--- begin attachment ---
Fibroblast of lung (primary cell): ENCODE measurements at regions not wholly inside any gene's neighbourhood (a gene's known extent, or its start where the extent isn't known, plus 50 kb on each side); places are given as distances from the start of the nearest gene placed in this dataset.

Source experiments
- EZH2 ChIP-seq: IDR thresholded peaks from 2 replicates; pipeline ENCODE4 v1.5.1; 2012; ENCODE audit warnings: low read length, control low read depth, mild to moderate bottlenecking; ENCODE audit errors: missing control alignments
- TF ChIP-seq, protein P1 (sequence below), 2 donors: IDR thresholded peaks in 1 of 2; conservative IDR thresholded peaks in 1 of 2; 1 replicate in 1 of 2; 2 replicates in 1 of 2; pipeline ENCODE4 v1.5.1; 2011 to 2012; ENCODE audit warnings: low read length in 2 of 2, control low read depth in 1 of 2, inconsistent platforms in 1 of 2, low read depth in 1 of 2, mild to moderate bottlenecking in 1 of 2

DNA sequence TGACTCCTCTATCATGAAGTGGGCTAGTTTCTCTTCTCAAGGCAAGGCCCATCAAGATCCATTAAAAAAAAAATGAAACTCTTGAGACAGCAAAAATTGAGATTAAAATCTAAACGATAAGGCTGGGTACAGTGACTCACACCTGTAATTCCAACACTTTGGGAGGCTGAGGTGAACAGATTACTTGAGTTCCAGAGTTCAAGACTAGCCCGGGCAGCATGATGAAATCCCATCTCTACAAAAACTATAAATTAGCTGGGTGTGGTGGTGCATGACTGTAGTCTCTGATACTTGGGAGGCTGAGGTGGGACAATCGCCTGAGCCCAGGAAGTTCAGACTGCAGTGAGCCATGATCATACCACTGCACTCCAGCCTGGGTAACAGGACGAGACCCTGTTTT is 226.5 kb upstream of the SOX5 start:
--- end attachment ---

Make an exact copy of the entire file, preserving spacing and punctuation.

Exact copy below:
Fibroblast of lung (primary cell): ENCODE measurements at regions not wholly inside any gene's neighbourhood (a gene's known extent, or its start where the extent isn't known, plus 50 kb on each side); places are given as distances from the start of the nearest gene placed in this dataset.

Source experiments
- EZH2 ChIP-seq: IDR thresholded peaks from 2 replicates; pipeline ENCODE4 v1.5.1; 2012; ENCODE audit warnings: low read length, control low read depth, mild to moderate bottlenecking; ENCODE audit errors: missing control alignments
- TF ChIP-seq, protein P1 (sequence below), 2 donors: IDR thresholded peaks in 1 of 2; conservative IDR thresholded peaks in 1 of 2; 1 replicate in 1 of 2; 2 replicates in 1 of 2; pipeline ENCODE4 v1.5.1; 2011 to 2012; ENCODE audit warnings: low read length in 2 of 2, control low read depth in 1 of 2, inconsistent platforms in 1 of 2, low read depth in 1 of 2, mild to moderate bottlenecking in 1 of 2

DNA sequence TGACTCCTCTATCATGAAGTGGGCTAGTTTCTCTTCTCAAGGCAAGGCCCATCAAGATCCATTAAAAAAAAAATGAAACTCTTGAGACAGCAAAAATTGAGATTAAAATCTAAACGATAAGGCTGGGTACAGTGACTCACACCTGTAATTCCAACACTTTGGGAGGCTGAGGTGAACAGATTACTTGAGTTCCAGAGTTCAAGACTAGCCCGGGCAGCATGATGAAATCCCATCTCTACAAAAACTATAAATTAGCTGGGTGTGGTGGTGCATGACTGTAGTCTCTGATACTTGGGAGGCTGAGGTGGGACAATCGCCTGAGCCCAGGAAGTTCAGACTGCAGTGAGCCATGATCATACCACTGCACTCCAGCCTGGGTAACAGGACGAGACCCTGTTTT is 226.5 kb upstream of the SOX5 start: